Thursday, March 26, 2009
Saturday, March 14, 2009
"Rigorous testing has shown that salmonella is...fine," FDA director ofCheck out the whole article here.
food safety Stephen Sundlof said. "In fact, our research indicates that there's
no need to pull any more foodstuffs from the market. Not raw chicken. Not
contaminated spinach. Not thousands of jars of harmful peanut butter. Not
Friday, March 13, 2009
What's the Difference?
An EWG simulation of thousands of consumers eating high and low pesticide diets shows that people can lower their pesticide exposure by almost 80 percent by avoiding the top twelve most contaminated fruits and vegetables and eating the least contaminated instead. Eating the 12 most contaminated fruits and vegetables will expose a person to about 10 pesticides per day, on average. Eating the 15 least contaminated will expose a person to less than 2 pesticides per day. Less dramatic comparisons will produce less dramatic reductions, but without doubt using the Guide provides people with a way to make choices that lower pesticide exposure in the diet.
Most Contaminated: THE DIRTY DOZEN
Consistent with two previous EWG investigations, fruits topped the list of the consistently most contaminated fruits and vegetables, with seven of the 12 most contaminated foods. The seven were peaches leading the list, then apples, nectarines and strawberries, cherries, and imported grapes, and pears. Among these seven fruits:
- Nectarines had the highest percentage of samples test positive for pesticides (97.3 percent), followed by peaches (96.7 percent) and apples (94.1 percent).
- Peaches had the highest likelihood of multiple pesticides on a single sample - 87.0 percent had two or more pesticide residues — followed by nectarines (85.3 percent) and apples (82.3 percent).
- Peaches and apples had the most pesticides detected on a single sample, with nine pesticides on a single sample, followed by strawberries and imported grapes where eight pesticides were found on a single sample of each fruit.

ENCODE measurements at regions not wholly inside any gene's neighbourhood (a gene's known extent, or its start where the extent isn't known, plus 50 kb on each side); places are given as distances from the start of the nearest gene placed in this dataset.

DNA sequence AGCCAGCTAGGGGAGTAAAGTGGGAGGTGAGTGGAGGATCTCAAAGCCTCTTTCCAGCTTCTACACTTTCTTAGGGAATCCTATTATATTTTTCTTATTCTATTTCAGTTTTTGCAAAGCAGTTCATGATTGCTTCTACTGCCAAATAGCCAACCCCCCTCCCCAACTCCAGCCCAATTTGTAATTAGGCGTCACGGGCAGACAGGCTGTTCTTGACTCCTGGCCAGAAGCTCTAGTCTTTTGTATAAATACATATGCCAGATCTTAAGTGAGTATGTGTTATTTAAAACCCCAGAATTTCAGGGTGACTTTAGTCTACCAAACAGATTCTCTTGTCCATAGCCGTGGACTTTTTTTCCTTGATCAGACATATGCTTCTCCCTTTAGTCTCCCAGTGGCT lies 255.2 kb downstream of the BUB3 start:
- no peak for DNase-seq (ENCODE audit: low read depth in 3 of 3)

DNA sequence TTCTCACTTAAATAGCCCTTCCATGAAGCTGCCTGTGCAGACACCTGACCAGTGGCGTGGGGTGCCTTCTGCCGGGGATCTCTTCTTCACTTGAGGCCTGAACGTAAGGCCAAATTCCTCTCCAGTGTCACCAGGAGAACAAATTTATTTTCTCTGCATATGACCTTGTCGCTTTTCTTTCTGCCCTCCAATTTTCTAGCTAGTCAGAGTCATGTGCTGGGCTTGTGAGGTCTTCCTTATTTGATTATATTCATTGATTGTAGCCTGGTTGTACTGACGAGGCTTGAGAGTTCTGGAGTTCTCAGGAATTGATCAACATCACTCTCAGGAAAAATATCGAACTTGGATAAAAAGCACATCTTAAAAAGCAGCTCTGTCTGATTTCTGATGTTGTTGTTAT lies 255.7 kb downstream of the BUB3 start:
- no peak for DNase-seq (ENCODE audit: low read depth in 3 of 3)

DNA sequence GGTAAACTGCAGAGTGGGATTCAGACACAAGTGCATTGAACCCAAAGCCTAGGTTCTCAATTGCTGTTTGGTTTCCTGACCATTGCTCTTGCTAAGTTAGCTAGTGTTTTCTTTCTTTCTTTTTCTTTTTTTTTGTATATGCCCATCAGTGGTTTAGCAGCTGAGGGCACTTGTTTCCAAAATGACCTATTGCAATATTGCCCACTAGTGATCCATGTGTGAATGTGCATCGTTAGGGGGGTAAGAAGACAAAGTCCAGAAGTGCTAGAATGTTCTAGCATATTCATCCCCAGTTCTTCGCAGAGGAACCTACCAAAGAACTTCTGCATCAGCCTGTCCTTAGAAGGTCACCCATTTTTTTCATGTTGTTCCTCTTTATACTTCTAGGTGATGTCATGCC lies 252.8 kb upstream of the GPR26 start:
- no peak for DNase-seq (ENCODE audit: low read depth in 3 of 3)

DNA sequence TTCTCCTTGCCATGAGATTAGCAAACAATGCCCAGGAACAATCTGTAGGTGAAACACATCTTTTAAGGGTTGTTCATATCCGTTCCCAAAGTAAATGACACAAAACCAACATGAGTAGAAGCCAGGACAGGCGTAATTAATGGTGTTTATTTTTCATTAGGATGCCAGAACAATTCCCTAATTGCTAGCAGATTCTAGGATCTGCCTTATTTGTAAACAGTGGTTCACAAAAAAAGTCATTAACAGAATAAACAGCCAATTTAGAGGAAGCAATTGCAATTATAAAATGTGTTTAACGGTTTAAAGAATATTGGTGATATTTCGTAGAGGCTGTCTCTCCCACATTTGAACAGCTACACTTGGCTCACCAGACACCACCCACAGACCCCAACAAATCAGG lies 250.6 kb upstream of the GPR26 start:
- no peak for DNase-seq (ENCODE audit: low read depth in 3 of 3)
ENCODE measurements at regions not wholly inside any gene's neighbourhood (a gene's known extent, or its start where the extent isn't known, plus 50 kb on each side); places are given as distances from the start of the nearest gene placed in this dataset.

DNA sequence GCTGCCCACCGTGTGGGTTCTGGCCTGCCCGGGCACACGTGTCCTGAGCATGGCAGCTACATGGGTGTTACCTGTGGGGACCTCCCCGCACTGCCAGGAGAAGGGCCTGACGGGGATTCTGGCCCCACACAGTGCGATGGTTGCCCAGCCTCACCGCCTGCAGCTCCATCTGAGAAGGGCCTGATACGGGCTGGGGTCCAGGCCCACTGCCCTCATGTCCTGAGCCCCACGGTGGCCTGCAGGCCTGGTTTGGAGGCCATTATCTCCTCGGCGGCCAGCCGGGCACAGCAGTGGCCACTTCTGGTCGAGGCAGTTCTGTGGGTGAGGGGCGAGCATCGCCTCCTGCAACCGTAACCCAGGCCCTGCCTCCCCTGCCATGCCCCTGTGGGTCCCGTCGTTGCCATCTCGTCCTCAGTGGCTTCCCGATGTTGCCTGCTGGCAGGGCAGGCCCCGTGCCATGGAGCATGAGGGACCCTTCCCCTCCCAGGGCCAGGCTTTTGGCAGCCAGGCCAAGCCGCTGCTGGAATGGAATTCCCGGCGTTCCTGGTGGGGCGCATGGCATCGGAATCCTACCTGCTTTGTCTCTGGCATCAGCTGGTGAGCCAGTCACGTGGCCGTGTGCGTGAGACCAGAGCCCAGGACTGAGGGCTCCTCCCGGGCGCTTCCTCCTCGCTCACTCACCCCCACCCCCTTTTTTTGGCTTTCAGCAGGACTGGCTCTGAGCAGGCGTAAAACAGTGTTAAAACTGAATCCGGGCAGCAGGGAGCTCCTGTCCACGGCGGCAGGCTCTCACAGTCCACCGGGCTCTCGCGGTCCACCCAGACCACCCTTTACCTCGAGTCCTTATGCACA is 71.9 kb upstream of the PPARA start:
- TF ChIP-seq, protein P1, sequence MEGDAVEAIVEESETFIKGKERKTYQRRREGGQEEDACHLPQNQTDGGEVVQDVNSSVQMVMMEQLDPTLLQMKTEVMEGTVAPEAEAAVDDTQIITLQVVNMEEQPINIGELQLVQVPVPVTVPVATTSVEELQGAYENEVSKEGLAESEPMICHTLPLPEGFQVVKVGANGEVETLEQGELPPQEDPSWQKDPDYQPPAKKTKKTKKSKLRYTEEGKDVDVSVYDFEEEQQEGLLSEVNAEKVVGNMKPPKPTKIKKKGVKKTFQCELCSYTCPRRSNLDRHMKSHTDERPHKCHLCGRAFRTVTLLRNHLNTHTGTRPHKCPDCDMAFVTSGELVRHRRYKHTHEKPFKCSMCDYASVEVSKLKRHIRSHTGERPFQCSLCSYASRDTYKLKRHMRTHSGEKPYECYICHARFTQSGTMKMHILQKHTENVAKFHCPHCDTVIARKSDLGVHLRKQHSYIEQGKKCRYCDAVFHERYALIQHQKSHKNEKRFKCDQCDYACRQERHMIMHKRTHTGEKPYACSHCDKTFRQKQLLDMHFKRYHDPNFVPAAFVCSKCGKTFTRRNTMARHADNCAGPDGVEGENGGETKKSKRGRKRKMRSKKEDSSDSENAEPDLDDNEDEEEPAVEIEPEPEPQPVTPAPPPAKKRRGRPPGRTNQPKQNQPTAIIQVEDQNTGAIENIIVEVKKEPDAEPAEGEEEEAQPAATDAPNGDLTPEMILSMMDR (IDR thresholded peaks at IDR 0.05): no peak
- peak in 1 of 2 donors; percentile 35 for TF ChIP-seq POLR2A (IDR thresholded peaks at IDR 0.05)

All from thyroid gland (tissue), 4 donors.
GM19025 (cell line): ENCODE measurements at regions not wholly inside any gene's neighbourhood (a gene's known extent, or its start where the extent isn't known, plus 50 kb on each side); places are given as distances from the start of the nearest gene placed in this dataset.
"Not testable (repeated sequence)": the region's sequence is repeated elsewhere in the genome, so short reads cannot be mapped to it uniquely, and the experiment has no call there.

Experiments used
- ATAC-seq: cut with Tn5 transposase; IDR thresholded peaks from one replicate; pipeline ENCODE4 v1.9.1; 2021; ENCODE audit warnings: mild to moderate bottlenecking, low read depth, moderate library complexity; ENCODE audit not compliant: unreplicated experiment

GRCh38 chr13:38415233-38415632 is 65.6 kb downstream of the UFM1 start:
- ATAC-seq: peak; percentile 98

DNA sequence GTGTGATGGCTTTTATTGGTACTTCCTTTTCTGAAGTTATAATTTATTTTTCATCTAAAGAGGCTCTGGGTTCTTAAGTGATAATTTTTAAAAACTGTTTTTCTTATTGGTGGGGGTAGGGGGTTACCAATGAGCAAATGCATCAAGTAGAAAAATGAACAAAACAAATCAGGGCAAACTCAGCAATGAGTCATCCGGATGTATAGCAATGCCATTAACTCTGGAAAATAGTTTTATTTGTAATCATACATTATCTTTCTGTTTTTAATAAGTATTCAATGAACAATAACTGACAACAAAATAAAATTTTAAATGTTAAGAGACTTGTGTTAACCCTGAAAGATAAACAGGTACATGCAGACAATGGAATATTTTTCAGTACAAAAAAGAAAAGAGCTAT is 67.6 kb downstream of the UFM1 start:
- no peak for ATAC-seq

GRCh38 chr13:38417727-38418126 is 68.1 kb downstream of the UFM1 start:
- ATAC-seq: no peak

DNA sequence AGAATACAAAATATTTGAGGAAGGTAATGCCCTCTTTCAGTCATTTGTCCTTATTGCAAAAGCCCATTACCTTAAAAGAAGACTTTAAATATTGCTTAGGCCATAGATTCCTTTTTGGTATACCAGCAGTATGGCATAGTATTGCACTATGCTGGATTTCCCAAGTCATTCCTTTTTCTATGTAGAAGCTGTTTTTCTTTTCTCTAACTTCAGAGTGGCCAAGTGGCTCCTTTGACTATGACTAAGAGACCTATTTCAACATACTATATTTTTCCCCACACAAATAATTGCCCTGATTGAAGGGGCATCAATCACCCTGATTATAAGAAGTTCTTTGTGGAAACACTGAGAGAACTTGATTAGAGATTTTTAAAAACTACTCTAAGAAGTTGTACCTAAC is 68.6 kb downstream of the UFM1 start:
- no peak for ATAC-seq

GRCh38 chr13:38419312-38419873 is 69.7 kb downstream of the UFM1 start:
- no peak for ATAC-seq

- Peaches had the most pesticides overall, with some combination of up to 53 pesticides found on the samples tested, followed by apples with 50 pesticides and strawberries with 38.
Sweet bell peppers, celery, kale, lettuce, and carrots are the vegetables most likely to expose consumers to pesticides. Among these five vegetables:
- Celery had the highest of percentage of samples test positive for pesticides (94.1 percent), followed by sweet bell peppers (81.5 percent) and carrots (82.3 percent).
- Celery also had the highest likelihood of multiple pesticides on a single vegetable (79.8 percent of samples), followed by sweet bell peppers (62.2 percent) and kale (53.1 percent).
- Sweet bell peppers had the most pesticides detected on a single sample (11 found on one sample), followed by kale (10 found on one sample), then lettuce and celery (both with nine).
- Sweet bell peppers were the vegetable with the most pesticides overall, with 64, followed by lettuce with 57 and carrots with 40.
Wednesday, March 11, 2009
Co-hosted by the Friedman School and the interdisciplinary Water Science, Systems and Society Program of Tufts University, the festival will include a free viewing of a feature length film, short, and question and answer panel of experts. This should be an excellent networking opportunity.
The festival features the film Flow directed by Irena Salina and the short Drop of Life directed by Shalini Kantayya. Both works examine the threat of water shortages and the growing tension between water rights and the privatization of water. Water rights issues have widespread consequences. As Vice President Ismail Serageldin of the World Bank once famously stated, “The next world war will be over water.”
“The festival is an opportunity for students to learn about threats to ensuring water as a human right and positive action they can be a part of,” states organizer and Friedman student Ashley Colpaart.
Date: March 27th 2009
Time: 6:00 - 9:00 PM
Location: Friedman School of Nutrition Science and Policy 150 Harrison Ave Boston, MA.
Light snacks will be served.
As a RD mastering in Food Policy and Applied Nutrition, I see now more then ever as the time for RD’s to fully embrace the world of policy as an agent for change. A short trip down memory lane shows us the causal story of how our food system and societal health got where it is today, all through policy. As the ‘food and nutrition professionals,’ it is imperative that dietitians understand how food is grown, why certain foods are grown, and how these policies are contributing to the very disease we are attempting to rebuke.
In 1973, Secretary of Agriculture Earl Butz, encouraged farmers to "get big or get out," as he urged farmers to plant commodity crops like corn "from fencerow to fencerow." These policy shifts coincided with the rise of major agribusiness corporations, and the declining financial stability of the small family farm. Evidence shows that while the present capital and technology-intensive farming systems are productive and able to produce cheap food, they also bring a variety of economic, environmental, and social problems.